Black Milk has quietly amassed one of the finest discographies of any producer/rapper in hip hop. FEVER is the most confident he's ever sounded, taking on the ills of the world in 2018, all while managing to create a consistently groovy, laid back sound.
Where Turmor's music normally thrives on chaos and unpredictability, here, he focuses on reigning in that unpredictability, and in the process, crafts some truly thrilling and engaging experimental pop music.
If he found his stride nearly three years ago with GO:OD AM, he’s now confidently in full control, guiding Swimming down a surprisingly restrained, subtle journey into a heart’s bleakest turmoil.
With Double Negative, Low maintain all fronts of their fanbase. All the elements of the bands chilling atmospheres are here.
IDLES deliver a thunderous and sharp state-of-the-nation address in their monumental Joy As An Act Of Resistance.
Our great-great-grandmothers’ voices resonate throughout Childqueen as vividly as our unborn children in a never-ending autophagic cycle, reminding us that we are all pure, beautiful and sacred, and that no dominating power is de facto dominating if not exerted with unconditional love.
Each time I’ve listened to Konoyo, there’s been one moment (of sorts) that catches me off-guard and cements it as one of Hecker’s greatest achievements.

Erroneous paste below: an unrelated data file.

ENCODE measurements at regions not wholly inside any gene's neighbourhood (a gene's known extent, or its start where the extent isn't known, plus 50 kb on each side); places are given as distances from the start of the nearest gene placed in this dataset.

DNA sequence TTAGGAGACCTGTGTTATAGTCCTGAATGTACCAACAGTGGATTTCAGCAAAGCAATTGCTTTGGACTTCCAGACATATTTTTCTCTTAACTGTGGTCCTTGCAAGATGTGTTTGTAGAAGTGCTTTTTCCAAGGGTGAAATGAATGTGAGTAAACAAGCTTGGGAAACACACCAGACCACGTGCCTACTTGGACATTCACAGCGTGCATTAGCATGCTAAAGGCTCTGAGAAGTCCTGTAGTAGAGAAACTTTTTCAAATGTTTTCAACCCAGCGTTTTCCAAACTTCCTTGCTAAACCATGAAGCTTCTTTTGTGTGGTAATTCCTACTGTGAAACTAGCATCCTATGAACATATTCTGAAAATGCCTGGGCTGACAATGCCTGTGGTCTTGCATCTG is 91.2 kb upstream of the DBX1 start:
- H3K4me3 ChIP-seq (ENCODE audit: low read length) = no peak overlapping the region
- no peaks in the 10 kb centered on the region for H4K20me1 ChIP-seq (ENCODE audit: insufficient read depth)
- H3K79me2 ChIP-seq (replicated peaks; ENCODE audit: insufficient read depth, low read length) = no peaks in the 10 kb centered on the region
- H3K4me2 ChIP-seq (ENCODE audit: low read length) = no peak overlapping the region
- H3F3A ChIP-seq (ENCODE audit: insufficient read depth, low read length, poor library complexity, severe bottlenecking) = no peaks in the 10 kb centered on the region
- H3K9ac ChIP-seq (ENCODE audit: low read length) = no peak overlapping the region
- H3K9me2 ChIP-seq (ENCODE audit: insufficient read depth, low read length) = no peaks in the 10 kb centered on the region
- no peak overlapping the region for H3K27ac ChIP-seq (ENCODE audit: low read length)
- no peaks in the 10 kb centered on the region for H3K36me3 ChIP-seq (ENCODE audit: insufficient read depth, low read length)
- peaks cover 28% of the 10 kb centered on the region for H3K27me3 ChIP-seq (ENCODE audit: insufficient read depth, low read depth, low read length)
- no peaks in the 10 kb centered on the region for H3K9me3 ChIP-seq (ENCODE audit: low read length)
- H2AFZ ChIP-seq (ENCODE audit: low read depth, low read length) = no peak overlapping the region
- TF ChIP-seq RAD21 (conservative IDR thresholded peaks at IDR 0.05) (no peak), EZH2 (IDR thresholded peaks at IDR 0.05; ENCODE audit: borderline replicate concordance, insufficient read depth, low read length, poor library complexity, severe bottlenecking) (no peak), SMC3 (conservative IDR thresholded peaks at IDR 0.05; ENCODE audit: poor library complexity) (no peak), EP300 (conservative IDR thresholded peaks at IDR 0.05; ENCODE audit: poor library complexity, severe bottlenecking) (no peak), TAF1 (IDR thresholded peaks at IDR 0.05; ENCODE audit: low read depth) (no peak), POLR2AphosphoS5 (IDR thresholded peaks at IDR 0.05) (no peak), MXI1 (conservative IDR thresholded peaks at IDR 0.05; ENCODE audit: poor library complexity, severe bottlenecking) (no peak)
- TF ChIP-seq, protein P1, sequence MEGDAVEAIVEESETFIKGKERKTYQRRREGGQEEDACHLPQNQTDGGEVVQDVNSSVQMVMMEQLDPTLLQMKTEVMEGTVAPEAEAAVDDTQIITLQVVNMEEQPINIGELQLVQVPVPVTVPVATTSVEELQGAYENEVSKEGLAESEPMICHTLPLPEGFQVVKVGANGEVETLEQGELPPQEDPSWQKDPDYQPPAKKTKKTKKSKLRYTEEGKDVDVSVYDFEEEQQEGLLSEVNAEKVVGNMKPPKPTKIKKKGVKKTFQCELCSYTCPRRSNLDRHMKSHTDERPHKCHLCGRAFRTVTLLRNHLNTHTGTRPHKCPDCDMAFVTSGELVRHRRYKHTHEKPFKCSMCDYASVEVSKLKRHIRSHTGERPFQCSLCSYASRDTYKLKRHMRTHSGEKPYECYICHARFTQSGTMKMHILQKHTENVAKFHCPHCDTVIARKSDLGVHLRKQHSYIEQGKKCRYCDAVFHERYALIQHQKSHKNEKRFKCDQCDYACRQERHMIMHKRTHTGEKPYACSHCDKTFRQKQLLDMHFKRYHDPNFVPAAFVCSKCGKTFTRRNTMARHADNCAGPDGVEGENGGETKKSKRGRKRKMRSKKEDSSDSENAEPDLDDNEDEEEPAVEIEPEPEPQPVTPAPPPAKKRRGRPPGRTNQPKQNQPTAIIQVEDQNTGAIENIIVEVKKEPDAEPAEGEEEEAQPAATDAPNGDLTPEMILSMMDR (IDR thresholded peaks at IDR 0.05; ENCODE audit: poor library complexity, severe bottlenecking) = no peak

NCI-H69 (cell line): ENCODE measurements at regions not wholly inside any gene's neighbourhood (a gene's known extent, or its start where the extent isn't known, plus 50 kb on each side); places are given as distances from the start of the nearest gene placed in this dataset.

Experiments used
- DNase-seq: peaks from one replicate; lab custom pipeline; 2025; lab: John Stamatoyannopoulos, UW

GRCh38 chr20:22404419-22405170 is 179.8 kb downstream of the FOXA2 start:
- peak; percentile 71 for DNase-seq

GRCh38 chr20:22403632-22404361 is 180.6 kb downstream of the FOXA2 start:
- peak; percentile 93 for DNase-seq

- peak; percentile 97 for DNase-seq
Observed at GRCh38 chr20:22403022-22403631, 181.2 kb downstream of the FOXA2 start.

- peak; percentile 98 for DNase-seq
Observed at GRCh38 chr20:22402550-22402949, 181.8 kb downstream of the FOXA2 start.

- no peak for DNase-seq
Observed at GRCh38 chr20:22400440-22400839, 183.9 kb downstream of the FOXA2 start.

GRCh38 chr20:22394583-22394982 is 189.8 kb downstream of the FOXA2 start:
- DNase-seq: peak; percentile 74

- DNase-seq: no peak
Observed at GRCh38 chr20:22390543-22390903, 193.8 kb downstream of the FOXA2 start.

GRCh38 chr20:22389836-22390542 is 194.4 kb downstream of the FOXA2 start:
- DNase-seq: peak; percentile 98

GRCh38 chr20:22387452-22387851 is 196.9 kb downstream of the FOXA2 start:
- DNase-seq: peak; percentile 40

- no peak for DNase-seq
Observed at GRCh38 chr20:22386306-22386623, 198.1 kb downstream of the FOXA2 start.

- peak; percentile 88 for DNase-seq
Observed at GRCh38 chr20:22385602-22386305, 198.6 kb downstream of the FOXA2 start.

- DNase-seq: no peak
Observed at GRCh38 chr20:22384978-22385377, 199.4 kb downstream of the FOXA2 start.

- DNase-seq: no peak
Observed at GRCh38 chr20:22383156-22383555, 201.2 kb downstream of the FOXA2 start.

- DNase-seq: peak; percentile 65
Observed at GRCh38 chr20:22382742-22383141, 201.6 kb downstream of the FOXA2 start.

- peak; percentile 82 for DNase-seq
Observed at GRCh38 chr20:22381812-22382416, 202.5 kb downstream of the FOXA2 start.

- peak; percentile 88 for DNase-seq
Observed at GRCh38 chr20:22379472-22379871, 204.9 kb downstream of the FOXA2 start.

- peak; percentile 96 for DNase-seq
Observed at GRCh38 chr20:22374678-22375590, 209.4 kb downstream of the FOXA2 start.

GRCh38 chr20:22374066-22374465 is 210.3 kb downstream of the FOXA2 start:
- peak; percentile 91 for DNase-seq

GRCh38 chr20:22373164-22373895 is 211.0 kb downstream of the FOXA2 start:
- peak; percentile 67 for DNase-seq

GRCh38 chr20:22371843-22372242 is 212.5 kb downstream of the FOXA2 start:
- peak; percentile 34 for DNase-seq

While it undoubtedly packs in a humongous swath of influences and touchstones from today’s pop culture, the overall piece created is completely unique, unreplicable and ultimately undescribable. That, of course, is the only way that Daniel Lopatin knows how to create music, and Age Of now happily sits alongside his previous planets in Oneohtrix Point Never’s utterly individual universe.
Though it’s a record perspiring uncertainty and the fear of becoming stagnant, Be The Cowboy is Mitski’s most personal and confrontational thus far. It’s violently poignant and the mark of an artist who’s barely tapped into her singularity.
OIL is a triumphant celebration of identity that’ll mean so much to so many on an incredibly intimate level, but it’s also, objectively, a triumphant artistic achievement.
It’s evident that Pusha T is at his most confident on DAYTONA; his rhymes carry confidence and clarity paired with a high head and a release that was well worth the three-year waiting period.